The Romney camp has good reason to be confident. The polls are shifting its way. The electoral map is expanding, with Rep. Paul Ryan (R-Wis.) traveling to Pennsylvania on Saturday, almost daring the Obama camp to do the same (and thereby signal the race is competitive there).
More than the polls and the travel schedule, the Obama message betrays a degree of panic. Always a small-ball affair, Obama’s vision has become microscopic as he launches into endless rounds of Big Bird, binders and contraception. They are throwing out childish phrases this way and that ( “Romnesia”) instead of making coherent arguments. Senior adviser Ed Gillespie, who took the Romney campaign by the scruff of the neck to straighten out a once-ragged operation, tells me by phone, “It is very diminishing of their campaign.” That’s charitable.
Meanwhile, the Romney ads have been redesigned to reinforce the momentum Romney gained in the debates. We see many ads with debate clips and others with Romney looking right at the camera.
The debates, not merely the first one, according to Gillespie, have been transformative. He tells me, “People saw Mitt Romney for who he is and not how he appears in the onslaught of 30-second attack ads and 10-second snippets on the news. What they saw in the debates didn’t match what they saw in those ads.” While the media saw the second debate as an Obama comeback, Gillespie says it actually helped Romney. “It added to his momentum.”
Is there any danger of overconfidence? Gillespie shoots back, “None.” At least on record, all the Romney advisers will insist the race will be tight down to the wire. In fact, it is quite possible that the race could tighten at the end. In the next 21 / 2 weeks Gillespie says, there is still plenty to do. “We need to make sure our voters vote and continue to persuade persuadable voters.” He continues, “We keep reinforcing the agenda and his personal qualities. He has a plan. They know he has a plan. They never get that from President Obama.”
In fact, even liberals are struck by Obama’s skimpy second term agenda. Gillespie says the president has intentionally kept things vague. He explains, “He has not told the American people what his second term agenda is.” He surmises, “He hasn’t said what he’ll do and what he’ll do different, but we already know what he’s going to do and it won’t be different. The debt would go up to $20 trillion. We know he’s going to raise taxes by $2 trillion. We know up to 20 million Americans could lose their employer health insurance. He’s going to raid Medicare for $716 million to pay for Obamacare. We know energy prices will go up. He just doesn’t want to say it because it’s bad for people.”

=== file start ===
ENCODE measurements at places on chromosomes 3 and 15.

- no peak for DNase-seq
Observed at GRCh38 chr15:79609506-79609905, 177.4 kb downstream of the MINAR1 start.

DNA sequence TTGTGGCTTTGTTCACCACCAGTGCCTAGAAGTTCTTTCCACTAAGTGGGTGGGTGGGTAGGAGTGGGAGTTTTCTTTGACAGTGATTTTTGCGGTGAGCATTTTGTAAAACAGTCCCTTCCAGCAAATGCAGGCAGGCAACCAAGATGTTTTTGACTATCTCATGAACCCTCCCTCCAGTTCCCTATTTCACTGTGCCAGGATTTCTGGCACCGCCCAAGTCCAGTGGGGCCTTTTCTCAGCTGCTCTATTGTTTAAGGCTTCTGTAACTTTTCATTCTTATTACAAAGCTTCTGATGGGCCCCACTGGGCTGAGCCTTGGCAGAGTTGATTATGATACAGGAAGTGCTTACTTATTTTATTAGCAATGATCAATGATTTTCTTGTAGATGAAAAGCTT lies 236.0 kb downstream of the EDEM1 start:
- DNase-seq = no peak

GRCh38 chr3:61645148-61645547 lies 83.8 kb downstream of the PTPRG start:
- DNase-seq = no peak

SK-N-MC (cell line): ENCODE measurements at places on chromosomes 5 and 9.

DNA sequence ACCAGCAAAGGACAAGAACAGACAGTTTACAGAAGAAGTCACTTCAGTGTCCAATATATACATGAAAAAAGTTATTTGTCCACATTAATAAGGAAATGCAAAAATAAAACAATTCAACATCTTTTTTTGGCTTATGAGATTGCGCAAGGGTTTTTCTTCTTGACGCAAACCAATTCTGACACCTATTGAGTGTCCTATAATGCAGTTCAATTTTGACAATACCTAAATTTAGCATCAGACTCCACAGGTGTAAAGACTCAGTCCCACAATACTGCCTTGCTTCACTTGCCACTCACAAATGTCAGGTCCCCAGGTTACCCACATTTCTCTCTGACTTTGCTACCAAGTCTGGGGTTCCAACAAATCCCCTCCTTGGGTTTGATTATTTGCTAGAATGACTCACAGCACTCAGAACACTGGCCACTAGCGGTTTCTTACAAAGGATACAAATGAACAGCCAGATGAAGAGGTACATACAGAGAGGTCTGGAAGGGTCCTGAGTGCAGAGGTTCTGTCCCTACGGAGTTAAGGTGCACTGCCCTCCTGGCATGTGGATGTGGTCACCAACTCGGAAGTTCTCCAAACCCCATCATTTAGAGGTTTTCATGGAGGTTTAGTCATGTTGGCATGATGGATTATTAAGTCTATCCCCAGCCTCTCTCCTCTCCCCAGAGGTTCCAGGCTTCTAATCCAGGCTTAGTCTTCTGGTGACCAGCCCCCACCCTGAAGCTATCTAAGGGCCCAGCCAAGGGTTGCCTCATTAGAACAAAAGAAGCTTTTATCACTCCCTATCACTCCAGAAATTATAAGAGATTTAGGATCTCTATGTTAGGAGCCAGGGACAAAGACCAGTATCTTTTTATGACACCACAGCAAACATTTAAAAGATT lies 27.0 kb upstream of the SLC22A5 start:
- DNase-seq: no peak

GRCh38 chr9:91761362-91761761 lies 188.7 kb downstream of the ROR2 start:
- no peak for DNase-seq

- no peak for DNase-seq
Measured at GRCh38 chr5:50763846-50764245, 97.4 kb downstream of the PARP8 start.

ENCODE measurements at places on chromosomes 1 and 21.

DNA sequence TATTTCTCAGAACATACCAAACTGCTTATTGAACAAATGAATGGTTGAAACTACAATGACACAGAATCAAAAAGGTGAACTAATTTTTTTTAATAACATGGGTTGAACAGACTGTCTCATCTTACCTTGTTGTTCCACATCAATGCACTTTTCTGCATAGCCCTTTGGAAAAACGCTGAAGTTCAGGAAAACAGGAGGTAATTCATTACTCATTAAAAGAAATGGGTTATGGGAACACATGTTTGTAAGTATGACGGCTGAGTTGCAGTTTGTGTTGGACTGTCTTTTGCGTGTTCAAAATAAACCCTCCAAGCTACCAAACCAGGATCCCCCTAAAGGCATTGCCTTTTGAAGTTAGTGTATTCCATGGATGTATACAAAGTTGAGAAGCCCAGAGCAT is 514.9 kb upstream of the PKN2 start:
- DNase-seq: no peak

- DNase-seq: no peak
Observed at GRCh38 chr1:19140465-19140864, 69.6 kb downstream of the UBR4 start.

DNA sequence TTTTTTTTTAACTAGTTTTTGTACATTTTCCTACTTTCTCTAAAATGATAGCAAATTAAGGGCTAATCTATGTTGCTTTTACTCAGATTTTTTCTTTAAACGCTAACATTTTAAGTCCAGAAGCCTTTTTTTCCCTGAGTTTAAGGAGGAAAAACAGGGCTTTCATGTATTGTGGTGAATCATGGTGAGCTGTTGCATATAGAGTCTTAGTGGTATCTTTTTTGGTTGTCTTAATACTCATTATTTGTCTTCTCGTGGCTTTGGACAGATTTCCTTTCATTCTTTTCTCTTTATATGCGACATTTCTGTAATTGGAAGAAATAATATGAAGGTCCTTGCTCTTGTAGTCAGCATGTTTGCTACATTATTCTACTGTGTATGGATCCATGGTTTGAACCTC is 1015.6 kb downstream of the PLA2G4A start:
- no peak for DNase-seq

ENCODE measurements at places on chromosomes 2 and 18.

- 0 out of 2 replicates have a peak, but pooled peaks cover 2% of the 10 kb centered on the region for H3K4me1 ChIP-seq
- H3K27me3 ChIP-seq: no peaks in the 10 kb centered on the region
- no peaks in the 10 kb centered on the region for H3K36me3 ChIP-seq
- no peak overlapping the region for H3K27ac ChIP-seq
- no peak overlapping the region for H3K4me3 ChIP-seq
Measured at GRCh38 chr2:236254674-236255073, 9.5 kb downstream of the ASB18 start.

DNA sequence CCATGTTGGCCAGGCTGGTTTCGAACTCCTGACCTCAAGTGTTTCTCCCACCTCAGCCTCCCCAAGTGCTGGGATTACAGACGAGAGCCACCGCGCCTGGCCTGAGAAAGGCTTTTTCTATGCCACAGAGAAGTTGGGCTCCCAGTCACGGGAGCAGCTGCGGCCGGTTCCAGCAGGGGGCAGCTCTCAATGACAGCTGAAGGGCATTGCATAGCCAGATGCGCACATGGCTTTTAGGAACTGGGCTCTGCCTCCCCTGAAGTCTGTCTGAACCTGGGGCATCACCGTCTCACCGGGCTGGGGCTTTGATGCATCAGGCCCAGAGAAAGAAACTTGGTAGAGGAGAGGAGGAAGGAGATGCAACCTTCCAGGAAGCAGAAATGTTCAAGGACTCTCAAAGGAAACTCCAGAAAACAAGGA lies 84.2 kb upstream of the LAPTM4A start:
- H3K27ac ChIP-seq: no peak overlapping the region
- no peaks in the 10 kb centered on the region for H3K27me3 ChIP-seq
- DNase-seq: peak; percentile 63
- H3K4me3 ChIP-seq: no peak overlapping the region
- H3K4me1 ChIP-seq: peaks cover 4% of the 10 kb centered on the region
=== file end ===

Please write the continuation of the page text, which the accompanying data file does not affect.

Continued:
If Gillespie’s assessment is correct, then in a real sense the debate tomorrow is the last meaningful opportunity for Obama to shake up the race. However, he’s got several problems.
The most glaring problem for the president is Libya. A series of contradictory statements, not to mention denying adequate security to our diplomats, are threatening to overwhelm the president. His tone has been oddly off key. In response to Obama’s comment on the Daily Show that it isn’t “optimal” to have four Americans killed, the mother of a victim retorted, “My son is not very optimal — he is also very dead.” The Daily Mail reported: “Pat Smith, whose son Sean died in the raid, said: ‘It was a disrespectful thing to say and I don’t think it’s right. ‘How can you say somebody being killed is not very optimal? I don’t think the President has the right idea of the English language.’ ” Obama would do well to apologize tomorrow night.
In addition, should Obama try to play the aggressor in the debate, once again he may come across as testy and only compound his problems with female voters and independents. Given his own incompetence in Libya, he’s now limited in accusing Romney of not being ready for prime time. And given that al-Qaeda is certainly not extinguished, he will have to tone down his chest-thumping over Osama bin Laden’s assassination.
Finally, Obama still has an Israel problem. It is not simply Jewish voters in swing states like Florida and Pennsylvania who are troubled by his treatment of Israel, but also non-Jewish voters who see Obama’s treatment of the Jewish state as a sign of disloyalty to a good friend of the U.S. Voters are increasingly aware of and concerned about the threat of a nuclear-armed Iran. (“Support for taking ‘a firm stand’ with Iran over its nuclear program has inched up, rising from 50 percent in Pew’s January poll to 56 percent today, while sentiment about avoiding a military conflict with Iran dropped from 41 percent to 35 percent.”)
Even if Obama is able to hang onto the large majority of Jewish voters (a near certainty), Romney could well whittle away at that part of the electorate, which may be key in a close state race or two.
For now, Gillespie’s job on the campaign remains the same: Keeping the message sharp, avoiding unforced errors and responding to the daily attacks by an increasingly frantic Obama team. Finally, time and momentum are on his candidate’s side.